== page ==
Selecting the right structural materials for fusion reactors

Do two promising structural materials corrode at very high temperatures when in contact with "liquid metal fuel breeders" in fusion reactors? Researchers of Tokyo Institute of Technology (Tokyo Tech), National Institutes ...

A new methodology for predicting corrosion rates

Most metal alloys are prone to corrosion, which costs hundreds of billions of dollars of damage annually in the U.S. alone. Accurately predicting corrosion rates is a long-standing goal of corrosion science, but these rates ...

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Corrosion

Corrosion is the disintegration of an engineered material into its constituent atoms due to chemical reactions with its surroundings. In the most common use of the word, this means electrochemical oxidation of metals in reaction with an oxidant such as oxygen. Formation of an oxide of iron due to oxidation of the iron atoms in solid solution is a well-known example of electrochemical corrosion, commonly known as rusting. This type of damage typically produces oxide(s) and/or salt(s) of the original metal. Corrosion can also occur in materials other than metals, such as ceramics or polymers, although in this context, the term degradation is more common.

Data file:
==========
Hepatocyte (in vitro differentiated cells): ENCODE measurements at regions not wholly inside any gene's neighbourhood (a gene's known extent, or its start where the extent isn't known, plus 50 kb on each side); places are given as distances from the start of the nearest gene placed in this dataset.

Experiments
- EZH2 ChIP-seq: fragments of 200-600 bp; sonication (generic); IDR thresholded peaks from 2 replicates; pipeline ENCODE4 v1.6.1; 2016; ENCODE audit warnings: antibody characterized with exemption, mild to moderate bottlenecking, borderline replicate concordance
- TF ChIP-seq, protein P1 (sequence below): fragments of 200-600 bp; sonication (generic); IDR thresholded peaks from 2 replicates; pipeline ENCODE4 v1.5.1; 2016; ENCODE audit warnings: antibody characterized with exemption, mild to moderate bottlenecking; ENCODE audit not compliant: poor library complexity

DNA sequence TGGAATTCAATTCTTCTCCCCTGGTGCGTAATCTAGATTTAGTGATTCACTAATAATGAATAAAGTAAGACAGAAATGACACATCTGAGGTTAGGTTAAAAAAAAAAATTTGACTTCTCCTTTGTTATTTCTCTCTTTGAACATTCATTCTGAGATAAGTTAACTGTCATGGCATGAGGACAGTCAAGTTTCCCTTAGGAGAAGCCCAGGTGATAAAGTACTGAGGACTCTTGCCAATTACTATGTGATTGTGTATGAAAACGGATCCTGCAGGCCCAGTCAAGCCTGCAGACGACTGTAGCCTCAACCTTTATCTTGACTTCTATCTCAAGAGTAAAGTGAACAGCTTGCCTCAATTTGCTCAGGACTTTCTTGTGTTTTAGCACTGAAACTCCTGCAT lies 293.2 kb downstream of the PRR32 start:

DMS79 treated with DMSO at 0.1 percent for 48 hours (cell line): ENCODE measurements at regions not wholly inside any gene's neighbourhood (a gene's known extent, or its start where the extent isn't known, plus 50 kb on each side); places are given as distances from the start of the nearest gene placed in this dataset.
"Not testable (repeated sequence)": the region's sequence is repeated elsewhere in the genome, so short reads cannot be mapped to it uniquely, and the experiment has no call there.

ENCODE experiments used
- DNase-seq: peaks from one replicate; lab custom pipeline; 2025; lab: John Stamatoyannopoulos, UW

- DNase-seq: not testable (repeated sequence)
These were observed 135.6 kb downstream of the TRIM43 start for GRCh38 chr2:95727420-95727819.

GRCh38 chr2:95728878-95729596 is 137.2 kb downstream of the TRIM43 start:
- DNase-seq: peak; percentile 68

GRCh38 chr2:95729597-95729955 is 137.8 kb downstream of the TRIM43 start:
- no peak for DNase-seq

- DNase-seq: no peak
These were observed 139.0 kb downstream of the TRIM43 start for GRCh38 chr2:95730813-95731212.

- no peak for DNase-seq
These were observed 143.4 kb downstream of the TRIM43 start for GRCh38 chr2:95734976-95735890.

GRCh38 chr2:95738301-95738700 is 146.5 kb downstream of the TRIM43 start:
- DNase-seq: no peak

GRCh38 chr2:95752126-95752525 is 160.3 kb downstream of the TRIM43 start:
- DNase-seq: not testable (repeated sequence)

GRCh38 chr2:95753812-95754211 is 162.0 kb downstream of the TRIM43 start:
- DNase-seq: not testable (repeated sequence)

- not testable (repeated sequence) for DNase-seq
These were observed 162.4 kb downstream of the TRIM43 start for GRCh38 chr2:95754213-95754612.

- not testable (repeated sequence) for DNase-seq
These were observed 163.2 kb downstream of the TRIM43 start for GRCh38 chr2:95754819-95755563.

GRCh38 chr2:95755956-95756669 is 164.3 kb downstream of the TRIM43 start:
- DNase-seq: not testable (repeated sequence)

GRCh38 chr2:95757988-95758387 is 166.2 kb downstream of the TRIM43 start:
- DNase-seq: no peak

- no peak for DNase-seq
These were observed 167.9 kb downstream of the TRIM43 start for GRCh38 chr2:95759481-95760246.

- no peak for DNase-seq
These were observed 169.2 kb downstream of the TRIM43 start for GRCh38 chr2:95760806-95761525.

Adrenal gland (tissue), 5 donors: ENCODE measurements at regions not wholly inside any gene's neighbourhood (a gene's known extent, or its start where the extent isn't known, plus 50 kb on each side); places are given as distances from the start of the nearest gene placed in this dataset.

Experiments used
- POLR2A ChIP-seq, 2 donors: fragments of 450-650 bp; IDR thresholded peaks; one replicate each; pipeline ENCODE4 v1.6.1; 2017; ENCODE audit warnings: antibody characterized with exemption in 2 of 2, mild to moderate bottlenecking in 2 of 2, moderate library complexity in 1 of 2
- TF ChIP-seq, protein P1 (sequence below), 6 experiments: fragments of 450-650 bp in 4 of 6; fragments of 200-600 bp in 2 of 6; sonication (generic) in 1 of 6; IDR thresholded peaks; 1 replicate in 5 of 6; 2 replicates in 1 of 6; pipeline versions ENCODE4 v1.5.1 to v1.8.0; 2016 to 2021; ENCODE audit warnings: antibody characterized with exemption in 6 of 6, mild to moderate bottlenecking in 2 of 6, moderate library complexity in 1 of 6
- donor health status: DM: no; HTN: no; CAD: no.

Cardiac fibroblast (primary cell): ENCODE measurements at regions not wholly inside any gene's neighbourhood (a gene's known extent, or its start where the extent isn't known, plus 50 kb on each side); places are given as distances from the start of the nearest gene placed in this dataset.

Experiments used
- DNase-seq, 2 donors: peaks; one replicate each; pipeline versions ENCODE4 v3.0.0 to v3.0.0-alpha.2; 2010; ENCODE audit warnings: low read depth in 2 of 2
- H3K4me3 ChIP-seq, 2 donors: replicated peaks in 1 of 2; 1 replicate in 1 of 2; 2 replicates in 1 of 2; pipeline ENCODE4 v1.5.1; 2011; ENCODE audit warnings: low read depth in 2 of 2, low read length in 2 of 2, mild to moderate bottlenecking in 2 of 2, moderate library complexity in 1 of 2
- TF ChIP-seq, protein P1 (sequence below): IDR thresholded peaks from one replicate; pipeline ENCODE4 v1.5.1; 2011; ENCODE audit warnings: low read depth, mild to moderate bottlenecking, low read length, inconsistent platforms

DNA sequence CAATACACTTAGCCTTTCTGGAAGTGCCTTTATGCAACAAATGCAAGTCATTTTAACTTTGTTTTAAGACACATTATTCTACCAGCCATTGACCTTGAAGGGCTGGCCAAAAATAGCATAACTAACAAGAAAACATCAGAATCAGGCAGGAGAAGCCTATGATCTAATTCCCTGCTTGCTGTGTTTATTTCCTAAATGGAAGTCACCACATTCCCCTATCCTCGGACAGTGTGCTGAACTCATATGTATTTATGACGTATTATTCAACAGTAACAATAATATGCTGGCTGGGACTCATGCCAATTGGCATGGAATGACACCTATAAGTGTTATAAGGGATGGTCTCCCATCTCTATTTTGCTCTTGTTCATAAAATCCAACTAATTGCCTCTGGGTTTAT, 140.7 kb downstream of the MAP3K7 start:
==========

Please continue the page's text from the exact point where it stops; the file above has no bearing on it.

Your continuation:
In other words, corrosion is the wearing away of metals due to a chemical reaction.

Many structural alloys corrode merely from exposure to moisture in the air, but the process can be strongly affected by exposure to certain substances (see below). Corrosion can be concentrated locally to form a pit or crack, or it can extend across a wide area more or less uniformly corroding the surface. Because corrosion is a diffusion controlled process, it occurs on exposed surfaces. As a result, methods to reduce the activity of the exposed surface, such as passivation and chromate-conversion, can increase a material's corrosion resistance. However, some corrosion mechanisms are less visible and less predictable.

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